BATTLE FOR TERRA 2 stars (PG) See review.
GHOSTS OF GIRLFRIENDS PAST Don't be fooled by the spooky title. This romantic comedy starring Matthew McConaughey and Jennifer Garner has more laughs than gasps.
X-MEN ORIGINS: WOLVERINE (PG-13) See review.
IS ANYBODY THERE? See review.
12 4 stars (NR) See review.
EXPLICIT ILLS This gritty drama interlocks working-class stories of drugs and youthful love in the streets of Philadelphia. $3-$5. May 1-7. Cinefest, GSU University Center, Suite 240, 66 Courtland St. 404-413-1798. www2.gsu.edu/~wwwcft/.
THE ROCKY HORROR PICTURE SHOW (1975) (R) The cult classic of cult classics, the musical horror spoof follows an all-American couple (Susan Sarandon and Barry Bostwick) to the castle of Dr. Frank-N-Furter (Tim Curry), a drag queen/mad scientist from another galaxy. Midnight, Fridays at Plaza Theatre, 1049 Ponce de Leon Ave. 404-873-1939. www.plazaatlanta.com.
ADVENTURELAND 3 stars (R) A cerebral — and virginal — college graduate (Jesse Eisenberg) finds dreary summer employment and the possibility of romance at Adventureland, a seedy Pittsburgh amusement park. The likeable cast includes Twilight's Kristen Stewart as a beguiling co-worker involved with the park's resident "cool guy" (Ryan Reynolds), as well as scene-stealing Martin Starr as an underemployed, overeducated geek. Writer/director Greg Mottola previously directed the hit Superbad, and Adventureland, while funny, offers a bittersweet account that suggests those youthful, fateful summers weren't as fun to experience as our nostalgic memories might suggest. — Curt Holman
AMERICAN VIOLET 2 stars (PG-13) In a small town in Texas, a waitress and mother of four (Nicole Beharie) is wrongfully arrested for dealing drugs, and eventually challenges the racial inequities of the war on drugs by suing the powerful local D.A. (Michael O'Keefe). Director Tim Disney captures the terror of shock-and-awe arrest tactics and the Orwellian nightmare of unfair criminal prosecution (especially for the working poor), and builds to a lively cross-examination in a deposition. Unfortunately, American Violet's saintly treatment of its heroine and one-dimensional characterizations (despite the work of such strong actors as Tim Blake Nelson, Alfre Woodard and Charles Dutton) keep the film on the level of a made-for-TV movie. — Holman
THE CLASS 4 stars (Not rated) In this Oscar nominee for Best Foreign Language Film, teacher and award-winning novelist François Bègaudeau plays a fictionalized version of himself, a middle-school French instructor who struggles with his confrontational middle-school students. Compared to Hollywood inspirational teacher-dramas like Dangerous Minds, The Class could be a remedial course, focusing on the institutional and cultural challenges that make education an uphill battle. Primarily set in the classroom, the film reveals complex conflicts and proves that educational problems have no easy answers. — Holman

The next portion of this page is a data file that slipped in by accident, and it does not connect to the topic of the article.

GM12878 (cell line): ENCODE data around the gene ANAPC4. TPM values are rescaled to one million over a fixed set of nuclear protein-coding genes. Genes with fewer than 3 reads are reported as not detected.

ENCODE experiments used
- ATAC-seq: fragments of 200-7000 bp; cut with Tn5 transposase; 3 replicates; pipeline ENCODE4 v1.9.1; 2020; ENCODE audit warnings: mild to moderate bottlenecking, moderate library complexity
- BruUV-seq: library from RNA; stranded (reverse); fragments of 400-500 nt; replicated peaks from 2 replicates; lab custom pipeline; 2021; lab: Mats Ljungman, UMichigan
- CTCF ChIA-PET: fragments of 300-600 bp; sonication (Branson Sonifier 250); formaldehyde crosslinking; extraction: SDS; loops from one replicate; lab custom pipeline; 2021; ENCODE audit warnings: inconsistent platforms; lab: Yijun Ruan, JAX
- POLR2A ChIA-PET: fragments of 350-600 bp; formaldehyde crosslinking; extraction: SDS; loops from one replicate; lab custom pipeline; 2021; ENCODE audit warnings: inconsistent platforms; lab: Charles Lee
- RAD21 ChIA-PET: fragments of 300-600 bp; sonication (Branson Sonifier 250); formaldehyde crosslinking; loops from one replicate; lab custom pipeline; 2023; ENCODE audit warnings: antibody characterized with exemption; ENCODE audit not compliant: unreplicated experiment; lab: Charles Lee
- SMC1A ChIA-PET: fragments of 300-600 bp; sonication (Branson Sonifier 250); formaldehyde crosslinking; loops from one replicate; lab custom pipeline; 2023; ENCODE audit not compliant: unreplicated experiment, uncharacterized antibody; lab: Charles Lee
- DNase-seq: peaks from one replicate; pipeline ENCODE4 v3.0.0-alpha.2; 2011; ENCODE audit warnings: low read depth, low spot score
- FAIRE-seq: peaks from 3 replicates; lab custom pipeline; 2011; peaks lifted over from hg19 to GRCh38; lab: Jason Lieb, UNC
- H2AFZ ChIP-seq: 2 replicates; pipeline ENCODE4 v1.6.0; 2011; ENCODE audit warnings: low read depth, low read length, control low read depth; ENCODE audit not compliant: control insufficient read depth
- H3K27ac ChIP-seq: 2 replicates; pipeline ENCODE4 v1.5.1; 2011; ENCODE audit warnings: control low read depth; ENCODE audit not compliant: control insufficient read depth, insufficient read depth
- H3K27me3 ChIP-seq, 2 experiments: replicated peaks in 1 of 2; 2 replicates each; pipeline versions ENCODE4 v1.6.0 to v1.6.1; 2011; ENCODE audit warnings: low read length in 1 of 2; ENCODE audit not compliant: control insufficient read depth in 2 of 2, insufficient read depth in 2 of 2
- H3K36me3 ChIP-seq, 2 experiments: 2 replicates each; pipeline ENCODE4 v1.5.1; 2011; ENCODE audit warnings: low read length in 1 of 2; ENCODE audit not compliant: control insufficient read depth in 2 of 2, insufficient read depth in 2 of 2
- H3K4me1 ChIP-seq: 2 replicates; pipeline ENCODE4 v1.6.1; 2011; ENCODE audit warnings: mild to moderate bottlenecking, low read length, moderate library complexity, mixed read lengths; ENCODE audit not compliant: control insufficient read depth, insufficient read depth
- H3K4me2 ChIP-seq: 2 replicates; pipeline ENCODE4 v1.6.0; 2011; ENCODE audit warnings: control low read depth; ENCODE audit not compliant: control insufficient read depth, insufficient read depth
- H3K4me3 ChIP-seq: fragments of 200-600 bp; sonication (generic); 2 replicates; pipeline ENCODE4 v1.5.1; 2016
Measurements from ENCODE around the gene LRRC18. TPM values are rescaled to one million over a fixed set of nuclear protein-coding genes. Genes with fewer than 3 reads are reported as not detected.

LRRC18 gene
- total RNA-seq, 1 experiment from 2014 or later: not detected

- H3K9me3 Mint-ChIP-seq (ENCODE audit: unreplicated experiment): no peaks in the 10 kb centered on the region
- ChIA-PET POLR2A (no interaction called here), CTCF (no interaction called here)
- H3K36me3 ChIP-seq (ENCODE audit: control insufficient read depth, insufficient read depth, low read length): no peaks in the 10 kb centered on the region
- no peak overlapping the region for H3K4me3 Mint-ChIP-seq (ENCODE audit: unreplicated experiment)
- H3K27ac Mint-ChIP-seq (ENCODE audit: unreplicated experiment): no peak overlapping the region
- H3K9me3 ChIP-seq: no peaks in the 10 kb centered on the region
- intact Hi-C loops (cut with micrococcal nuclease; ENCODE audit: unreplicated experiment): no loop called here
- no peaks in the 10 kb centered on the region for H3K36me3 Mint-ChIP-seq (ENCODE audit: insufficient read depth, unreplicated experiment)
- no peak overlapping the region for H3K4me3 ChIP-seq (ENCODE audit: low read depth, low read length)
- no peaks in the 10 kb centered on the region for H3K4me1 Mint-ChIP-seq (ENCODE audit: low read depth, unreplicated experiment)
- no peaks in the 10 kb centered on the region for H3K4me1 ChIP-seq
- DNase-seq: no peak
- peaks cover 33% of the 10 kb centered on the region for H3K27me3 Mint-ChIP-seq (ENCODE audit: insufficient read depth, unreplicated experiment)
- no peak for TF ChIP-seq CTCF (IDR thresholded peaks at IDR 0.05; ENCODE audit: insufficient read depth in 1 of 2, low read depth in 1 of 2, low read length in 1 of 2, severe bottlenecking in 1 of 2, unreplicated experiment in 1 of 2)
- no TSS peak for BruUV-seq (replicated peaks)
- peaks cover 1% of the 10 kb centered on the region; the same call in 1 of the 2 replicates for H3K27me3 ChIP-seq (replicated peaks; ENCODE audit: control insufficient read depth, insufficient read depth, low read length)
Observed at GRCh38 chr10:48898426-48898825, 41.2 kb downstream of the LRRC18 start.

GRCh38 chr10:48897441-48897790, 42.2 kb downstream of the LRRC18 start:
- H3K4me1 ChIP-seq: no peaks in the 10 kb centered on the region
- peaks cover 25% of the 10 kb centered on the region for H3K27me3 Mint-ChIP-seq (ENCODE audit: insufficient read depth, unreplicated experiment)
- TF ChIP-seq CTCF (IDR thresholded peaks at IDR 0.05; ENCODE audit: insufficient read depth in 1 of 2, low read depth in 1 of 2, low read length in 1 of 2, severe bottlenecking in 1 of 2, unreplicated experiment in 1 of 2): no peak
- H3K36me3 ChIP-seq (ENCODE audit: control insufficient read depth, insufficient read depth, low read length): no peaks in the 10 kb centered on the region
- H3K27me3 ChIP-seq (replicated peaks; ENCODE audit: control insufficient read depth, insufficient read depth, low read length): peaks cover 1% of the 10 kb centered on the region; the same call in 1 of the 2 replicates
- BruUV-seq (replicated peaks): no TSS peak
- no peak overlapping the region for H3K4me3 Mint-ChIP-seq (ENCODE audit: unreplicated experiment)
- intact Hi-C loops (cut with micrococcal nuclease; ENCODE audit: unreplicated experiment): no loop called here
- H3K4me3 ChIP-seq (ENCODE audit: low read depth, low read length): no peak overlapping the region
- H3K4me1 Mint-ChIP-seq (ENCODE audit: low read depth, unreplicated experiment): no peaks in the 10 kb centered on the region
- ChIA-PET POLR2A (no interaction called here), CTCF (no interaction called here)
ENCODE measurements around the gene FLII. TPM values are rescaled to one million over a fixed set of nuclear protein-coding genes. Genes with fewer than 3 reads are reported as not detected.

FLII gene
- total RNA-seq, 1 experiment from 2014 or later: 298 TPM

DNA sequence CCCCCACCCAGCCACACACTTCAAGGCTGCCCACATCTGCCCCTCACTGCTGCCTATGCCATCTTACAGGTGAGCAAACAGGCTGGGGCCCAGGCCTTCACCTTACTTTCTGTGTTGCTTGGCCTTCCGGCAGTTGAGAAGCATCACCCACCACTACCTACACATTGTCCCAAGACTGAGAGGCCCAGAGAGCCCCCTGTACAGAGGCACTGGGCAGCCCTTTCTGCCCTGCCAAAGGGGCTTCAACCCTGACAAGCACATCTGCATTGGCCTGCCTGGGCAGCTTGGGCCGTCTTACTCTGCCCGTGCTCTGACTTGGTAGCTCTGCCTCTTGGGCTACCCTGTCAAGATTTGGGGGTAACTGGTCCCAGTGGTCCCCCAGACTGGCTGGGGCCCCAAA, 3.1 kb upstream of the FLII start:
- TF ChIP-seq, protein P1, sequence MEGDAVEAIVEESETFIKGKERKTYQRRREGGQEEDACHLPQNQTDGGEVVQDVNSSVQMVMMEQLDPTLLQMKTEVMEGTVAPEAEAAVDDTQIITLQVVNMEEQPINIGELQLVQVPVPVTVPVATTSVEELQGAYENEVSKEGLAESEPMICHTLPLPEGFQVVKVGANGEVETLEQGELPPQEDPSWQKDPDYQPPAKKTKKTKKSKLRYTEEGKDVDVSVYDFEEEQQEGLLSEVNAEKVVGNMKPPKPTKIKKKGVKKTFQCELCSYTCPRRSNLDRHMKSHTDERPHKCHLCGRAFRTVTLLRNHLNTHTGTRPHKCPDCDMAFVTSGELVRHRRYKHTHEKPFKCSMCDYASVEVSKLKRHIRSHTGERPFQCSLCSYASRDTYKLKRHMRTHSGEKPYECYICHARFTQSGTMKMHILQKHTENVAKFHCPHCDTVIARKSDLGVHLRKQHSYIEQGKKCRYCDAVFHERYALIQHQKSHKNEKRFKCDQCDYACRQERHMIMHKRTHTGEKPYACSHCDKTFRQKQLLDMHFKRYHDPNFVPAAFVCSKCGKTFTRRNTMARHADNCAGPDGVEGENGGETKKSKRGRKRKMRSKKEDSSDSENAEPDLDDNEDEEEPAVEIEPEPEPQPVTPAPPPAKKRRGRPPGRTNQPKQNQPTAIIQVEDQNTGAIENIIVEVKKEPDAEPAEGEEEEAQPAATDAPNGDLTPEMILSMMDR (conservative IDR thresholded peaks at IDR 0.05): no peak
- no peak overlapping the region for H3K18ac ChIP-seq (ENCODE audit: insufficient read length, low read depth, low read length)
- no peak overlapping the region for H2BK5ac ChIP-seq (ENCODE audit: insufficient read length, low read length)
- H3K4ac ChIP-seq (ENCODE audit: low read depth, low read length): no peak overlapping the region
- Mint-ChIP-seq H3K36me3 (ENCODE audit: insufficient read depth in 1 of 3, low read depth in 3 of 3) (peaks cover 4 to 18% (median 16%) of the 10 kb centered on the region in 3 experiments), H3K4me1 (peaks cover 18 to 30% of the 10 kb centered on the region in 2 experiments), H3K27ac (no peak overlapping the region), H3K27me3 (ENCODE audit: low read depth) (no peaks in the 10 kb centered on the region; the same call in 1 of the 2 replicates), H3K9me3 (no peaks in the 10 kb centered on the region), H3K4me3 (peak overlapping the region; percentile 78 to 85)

CORALINE 4 stars (PG) When spunky tween Coraline Jones (voiced by Dakota Fanning) and her family move into a remote boarding house, she discovers a deceptively appealing "other world" full of magical wonders. Henry Selick, director of The Nightmare Before Christmas, helms another film of stop-motion animated splendors reminiscent of such fantastical coming-of-age stories as Alice in Wonderland and Pan’s Labyrinth. Definitely try to see it in 3-D, which fits the stop-motion format like a hand in glove, but be warned that the wild images may be too creepy for little kids. — Holman
CRANK: HIGH VOLTAGE Chev Chelios (Jason Statham) is pissed off. Organ thieves have stolen his heart and now he's going to fight them to get it back.
DRAGONBALL: EVOLUTION Forces of good and evil fight for control of the Dragonballs. The fate of the world is at stake. Special effects and stunt fighting ensue.
DUPLICITY (PG-13) Espionage, romance, and the perfect con are mixed together for this thriller cocktail. Clive Owen and Julia Roberts star.
EVERLASTING MOMENTS 3 stars (NR) In early 20th-century Sweden, a downtrodden mother (Maria Heiskanen) contends with poverty, World War I, and a drunken, abusive husband (Mikael Persbrant), leaving little time for her inchoate talent as a photographer. A Golden Globe nominee for Best Foreign Language Film, this often grim drama presented primarily from her daughter's point of view, often suggests a Scandinavian Angela's Ashes. Everlasting Moments features subtly gorgeous cinematography and offers a primer in 100-year-old photography, but the woman's commitment to her brutish spouse seems as much masochistic as martyrlike, and proves to be the film's one area that could use more development. — Holman
FAST & FURIOUS Does the scent of burning rubber get your engine going? This flick invites you to fill up your tank with Vin Diesel for two hours of car chases around Los Angeles.
FIGHTING The title says it all. A young man enters a seedy circuit of bare-knuckle brawling. Will he be able to keep all his teeth?
GOMORRAH 3 stars (NR) Italy's official entry for this year's Academy Awards offers a sprawling, journalistic portrayal of the Camorra crime syndicate in Naples. Director Matteo Garrone's five entwined narrative lines cross generations and social strata, from a white-collar toxic waste dumper to an impoverished housing projects kid named Totó (Salvatore Abruzzese) who aspires to join a "clan." Gomorrah leaves audiences in the position of innocent bystanders, without always knowing who the players are or where sudden violence will come from, and manages to offer a gangster film without a trace of glamour. — Holman
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